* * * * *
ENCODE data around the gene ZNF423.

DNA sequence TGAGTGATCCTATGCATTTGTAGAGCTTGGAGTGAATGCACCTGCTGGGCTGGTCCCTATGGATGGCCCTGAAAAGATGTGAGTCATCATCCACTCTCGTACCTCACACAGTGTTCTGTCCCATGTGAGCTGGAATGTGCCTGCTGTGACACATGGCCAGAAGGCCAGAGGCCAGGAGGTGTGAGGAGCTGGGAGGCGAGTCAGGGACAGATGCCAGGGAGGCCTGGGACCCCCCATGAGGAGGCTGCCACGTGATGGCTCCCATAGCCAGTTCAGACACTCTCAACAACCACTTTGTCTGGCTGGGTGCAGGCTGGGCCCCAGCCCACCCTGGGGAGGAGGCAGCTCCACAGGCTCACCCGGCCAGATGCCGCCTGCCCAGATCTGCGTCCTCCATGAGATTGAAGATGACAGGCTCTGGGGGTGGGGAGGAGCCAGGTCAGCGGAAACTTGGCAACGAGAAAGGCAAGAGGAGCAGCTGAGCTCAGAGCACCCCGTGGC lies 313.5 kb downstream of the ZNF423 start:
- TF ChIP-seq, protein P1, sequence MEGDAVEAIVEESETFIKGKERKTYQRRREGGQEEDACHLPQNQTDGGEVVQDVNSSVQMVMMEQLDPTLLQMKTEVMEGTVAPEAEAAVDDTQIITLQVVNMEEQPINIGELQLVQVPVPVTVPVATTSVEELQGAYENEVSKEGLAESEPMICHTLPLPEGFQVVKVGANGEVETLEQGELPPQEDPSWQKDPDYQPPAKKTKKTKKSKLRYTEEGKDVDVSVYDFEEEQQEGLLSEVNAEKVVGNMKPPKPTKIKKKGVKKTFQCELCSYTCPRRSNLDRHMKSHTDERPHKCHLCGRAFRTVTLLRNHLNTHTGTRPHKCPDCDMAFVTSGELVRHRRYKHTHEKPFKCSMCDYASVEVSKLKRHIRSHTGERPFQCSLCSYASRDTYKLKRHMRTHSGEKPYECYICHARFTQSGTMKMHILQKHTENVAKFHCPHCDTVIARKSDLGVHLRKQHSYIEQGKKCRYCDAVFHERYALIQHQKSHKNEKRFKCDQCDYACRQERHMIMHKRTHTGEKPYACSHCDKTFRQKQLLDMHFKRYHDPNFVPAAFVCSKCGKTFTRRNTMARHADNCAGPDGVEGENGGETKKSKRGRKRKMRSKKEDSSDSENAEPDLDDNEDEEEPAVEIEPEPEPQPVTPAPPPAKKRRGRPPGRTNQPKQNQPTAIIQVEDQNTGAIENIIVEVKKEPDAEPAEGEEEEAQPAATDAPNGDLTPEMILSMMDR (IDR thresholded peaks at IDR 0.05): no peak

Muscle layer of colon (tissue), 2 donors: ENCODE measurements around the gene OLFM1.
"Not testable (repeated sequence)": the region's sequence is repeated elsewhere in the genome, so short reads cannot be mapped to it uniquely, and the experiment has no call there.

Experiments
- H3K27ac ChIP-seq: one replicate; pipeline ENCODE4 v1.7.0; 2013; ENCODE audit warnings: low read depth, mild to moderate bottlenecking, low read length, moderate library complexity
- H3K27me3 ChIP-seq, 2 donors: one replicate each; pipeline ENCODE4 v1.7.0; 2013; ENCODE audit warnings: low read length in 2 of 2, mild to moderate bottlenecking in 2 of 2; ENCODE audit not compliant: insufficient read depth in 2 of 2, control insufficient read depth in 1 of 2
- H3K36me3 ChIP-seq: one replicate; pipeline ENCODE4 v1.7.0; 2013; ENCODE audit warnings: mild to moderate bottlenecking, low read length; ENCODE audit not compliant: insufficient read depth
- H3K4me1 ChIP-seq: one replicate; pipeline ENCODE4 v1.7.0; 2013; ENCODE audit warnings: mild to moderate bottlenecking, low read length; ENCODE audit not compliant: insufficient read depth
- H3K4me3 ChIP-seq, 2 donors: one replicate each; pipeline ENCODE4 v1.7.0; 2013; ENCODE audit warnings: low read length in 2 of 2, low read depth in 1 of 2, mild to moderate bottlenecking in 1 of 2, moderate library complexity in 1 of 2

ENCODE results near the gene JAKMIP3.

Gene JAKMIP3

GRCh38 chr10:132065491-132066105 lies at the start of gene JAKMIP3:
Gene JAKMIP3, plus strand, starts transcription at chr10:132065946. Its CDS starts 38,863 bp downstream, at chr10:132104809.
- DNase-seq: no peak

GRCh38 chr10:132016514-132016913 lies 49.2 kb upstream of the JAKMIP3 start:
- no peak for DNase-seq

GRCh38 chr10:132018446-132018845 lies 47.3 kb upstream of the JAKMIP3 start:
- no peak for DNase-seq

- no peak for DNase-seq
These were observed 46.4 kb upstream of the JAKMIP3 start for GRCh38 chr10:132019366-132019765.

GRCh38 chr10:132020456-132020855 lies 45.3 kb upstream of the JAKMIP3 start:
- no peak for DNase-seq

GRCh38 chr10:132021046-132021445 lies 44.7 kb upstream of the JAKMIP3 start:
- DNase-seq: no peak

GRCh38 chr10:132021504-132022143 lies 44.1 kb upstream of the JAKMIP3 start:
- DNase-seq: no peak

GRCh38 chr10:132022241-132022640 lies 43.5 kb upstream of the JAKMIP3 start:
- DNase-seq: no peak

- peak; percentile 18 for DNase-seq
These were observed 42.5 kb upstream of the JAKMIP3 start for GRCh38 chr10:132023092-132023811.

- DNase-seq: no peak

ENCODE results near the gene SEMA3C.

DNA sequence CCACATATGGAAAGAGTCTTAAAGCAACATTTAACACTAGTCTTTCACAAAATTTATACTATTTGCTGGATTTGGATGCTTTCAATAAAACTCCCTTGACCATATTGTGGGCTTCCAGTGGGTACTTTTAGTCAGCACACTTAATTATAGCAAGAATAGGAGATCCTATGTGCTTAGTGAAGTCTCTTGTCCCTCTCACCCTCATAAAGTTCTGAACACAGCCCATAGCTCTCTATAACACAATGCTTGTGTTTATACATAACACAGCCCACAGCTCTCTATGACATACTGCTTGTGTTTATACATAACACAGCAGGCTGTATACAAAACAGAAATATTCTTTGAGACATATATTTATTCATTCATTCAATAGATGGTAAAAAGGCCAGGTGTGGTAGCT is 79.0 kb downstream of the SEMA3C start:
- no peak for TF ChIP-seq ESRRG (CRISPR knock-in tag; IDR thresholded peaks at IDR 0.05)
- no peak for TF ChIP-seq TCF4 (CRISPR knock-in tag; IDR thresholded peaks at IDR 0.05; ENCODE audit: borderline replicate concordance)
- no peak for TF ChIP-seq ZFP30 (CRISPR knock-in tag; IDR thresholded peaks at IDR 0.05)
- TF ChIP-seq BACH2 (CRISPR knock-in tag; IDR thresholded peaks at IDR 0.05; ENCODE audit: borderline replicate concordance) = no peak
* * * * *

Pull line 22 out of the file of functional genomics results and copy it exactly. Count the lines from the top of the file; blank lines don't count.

These were observed 46.4 kb upstream of the JAKMIP3 start for GRCh38 chr10:132019366-132019765.